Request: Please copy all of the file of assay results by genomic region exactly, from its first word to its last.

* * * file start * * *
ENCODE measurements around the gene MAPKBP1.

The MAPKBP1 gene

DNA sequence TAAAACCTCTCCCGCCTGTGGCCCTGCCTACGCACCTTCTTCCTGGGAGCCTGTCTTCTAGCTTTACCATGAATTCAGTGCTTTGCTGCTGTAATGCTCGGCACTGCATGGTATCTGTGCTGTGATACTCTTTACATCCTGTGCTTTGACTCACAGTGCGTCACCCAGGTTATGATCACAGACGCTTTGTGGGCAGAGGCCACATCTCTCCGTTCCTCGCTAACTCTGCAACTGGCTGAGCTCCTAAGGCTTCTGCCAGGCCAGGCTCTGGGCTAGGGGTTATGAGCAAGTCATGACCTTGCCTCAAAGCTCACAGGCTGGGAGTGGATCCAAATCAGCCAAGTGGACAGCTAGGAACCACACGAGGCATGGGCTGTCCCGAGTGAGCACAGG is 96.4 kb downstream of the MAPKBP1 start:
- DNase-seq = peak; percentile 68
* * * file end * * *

ENCODE measurements around the gene MAPKBP1.

The MAPKBP1 gene

DNA sequence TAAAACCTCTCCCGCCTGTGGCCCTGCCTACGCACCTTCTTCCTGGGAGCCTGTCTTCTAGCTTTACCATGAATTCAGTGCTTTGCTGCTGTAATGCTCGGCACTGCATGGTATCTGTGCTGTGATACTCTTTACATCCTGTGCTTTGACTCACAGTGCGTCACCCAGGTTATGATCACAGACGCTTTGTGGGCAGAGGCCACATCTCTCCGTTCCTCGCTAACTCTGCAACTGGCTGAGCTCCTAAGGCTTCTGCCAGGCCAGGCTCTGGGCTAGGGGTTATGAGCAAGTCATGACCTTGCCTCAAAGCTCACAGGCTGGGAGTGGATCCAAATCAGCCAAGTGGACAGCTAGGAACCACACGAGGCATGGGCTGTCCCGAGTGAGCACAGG is 96.4 kb downstream of the MAPKBP1 start:
- DNase-seq = peak; percentile 68